I may not be there in person but I certainly am in Puimisson in spirit. Jeff has kept me up to date however and his niece Flora has taken some lovely photos and allowed me to share them. So what has been happening with the Coutelou harvest.
Before they began Jeff reported to me that the grapes were ‘magnifiques’, high praise indeed from a viticulteur, a group who are infamously pessimistic. The promise of 2020 producing something exceptional would be very in keeping, a year when nothing ordinary happens. The grapes ripened early however, problematically, at much the same rate across varieties. This means that there has been a need to get the grapes in as quickly as possible.
Normally, certain varieties ripen earlier than others and so it is easy to organise picking and plan it across the weeks of harvest. When they ripen simultaneously there is pressure to get them in before they become too mature and over ripe.
Fortunately, all has gone well so far. The white grapes were picked first, as usual, and came in with good acidity and around 13,5% alcohol. There was talk of bubbles being made, not an annual event.
Segrairals and Sainte Suzanne followed with Grenache and Syrah to the fore, the two grapes which provide the foundation of many of the Coutelou cuvées, Ste. Suzanne for example being the traditional home of Le Vin des Amis. A successful harvest with those two grapes means a successful harvest overall and relief for Jeff.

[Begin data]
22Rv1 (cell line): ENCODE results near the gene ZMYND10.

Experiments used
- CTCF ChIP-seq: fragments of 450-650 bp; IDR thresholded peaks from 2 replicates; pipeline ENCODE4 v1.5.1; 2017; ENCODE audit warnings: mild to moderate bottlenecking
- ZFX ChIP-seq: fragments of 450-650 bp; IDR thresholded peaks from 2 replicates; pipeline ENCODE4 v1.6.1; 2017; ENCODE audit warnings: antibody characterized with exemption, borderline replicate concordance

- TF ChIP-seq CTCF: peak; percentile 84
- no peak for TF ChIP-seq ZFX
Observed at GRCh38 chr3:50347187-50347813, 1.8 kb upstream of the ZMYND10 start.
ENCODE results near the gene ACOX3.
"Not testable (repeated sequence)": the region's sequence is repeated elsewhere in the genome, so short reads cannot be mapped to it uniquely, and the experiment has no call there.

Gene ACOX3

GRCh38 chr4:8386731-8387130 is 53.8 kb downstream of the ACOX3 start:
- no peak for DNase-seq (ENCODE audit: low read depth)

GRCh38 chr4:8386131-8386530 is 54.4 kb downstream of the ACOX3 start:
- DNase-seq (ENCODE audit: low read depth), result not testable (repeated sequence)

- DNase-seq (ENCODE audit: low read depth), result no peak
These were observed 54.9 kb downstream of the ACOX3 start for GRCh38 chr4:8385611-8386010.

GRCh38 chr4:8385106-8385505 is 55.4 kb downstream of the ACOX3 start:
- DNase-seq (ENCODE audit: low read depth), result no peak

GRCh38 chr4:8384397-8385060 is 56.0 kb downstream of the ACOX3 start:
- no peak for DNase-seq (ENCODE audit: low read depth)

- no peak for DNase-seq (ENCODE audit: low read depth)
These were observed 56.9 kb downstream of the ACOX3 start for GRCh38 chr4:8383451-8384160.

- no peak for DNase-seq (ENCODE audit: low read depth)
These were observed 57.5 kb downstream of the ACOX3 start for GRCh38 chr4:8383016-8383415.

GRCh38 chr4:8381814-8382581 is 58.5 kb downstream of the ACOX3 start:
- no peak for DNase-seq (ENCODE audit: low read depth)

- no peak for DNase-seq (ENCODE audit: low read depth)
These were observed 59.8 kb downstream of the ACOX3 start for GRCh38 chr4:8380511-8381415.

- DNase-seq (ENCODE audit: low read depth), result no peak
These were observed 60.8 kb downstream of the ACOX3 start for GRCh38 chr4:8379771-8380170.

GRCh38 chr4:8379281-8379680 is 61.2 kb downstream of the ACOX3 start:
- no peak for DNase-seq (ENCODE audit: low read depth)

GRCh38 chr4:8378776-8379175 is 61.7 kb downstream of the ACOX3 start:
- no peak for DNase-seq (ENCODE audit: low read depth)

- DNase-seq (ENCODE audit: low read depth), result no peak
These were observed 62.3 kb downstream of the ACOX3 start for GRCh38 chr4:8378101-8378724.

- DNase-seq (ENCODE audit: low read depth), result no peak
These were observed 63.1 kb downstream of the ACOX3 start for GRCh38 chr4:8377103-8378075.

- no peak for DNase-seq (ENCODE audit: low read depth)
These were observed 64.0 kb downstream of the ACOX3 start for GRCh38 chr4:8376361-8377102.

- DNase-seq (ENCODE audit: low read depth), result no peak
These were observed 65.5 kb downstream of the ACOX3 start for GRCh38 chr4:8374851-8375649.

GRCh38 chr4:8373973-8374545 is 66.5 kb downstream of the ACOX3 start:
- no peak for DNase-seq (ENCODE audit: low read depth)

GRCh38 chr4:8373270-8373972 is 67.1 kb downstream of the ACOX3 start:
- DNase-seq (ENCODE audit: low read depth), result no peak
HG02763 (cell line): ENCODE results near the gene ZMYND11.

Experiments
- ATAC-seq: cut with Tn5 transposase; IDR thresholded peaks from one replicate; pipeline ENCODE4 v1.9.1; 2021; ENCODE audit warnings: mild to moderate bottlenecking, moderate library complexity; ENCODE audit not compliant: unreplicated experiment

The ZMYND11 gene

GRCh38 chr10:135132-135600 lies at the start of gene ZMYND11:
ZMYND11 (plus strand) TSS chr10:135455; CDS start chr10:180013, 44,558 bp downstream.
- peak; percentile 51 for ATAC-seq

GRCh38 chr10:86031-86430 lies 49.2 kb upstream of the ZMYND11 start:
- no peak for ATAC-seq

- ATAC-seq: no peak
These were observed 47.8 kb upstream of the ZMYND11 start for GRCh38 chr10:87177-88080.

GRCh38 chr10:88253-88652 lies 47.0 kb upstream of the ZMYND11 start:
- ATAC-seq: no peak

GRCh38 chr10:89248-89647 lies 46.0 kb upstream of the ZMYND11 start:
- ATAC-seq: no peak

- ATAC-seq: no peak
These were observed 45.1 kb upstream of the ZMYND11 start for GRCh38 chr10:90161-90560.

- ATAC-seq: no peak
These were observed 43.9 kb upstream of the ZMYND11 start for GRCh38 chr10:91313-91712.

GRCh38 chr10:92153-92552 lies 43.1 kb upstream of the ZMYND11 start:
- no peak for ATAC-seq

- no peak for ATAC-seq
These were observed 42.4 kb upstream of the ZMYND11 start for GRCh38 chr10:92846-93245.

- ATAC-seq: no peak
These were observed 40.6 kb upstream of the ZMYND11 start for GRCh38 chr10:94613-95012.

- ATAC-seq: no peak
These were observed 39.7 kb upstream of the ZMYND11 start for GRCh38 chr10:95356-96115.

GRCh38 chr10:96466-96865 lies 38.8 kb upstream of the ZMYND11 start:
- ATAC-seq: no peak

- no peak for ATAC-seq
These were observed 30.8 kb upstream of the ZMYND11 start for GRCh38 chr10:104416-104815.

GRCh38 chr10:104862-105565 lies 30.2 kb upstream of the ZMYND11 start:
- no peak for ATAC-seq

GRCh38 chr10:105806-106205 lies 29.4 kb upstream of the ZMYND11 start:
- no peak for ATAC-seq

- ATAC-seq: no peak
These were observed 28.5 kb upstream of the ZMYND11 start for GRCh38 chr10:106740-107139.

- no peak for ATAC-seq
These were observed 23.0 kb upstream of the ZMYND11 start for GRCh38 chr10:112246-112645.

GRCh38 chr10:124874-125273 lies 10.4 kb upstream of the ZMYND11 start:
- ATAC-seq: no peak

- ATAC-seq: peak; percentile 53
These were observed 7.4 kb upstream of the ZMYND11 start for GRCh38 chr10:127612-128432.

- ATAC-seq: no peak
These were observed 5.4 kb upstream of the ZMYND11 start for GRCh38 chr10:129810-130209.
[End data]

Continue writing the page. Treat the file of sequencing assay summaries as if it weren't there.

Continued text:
La Garrigue was picked on Wednesday 26th and Flora took some great photos of the picking of its Syrah, home of La Vigne Haute in good years. Regular readers know that this is my favourite wine of all so fingers crossed that this Syrah is up to standard, if not perfect it is used for other cuvées. Rome was harvested on Thursday and that gave me a pang of regret and disappointment, I miss my favourite vineyard.
With a new team working in the vines and in the cellar Jeff along with the regular team of Moroccan pickers things have moved along quickly. The new machine to help to sort the grapes has worked very well and saved time as well as being very accurate and efficient. Flora’s photos suggest at least some whole berry fermentations, the carbonic maceration technique which often makes fresh, fruity wine.
So far so good. Fingers crossed for what remains, some of the later varieties such as Carignan and Mourvedre. Something good may come out of this wretched year after all.
Top photo and videos from Jeff and the team.
All other photos by Flora Rey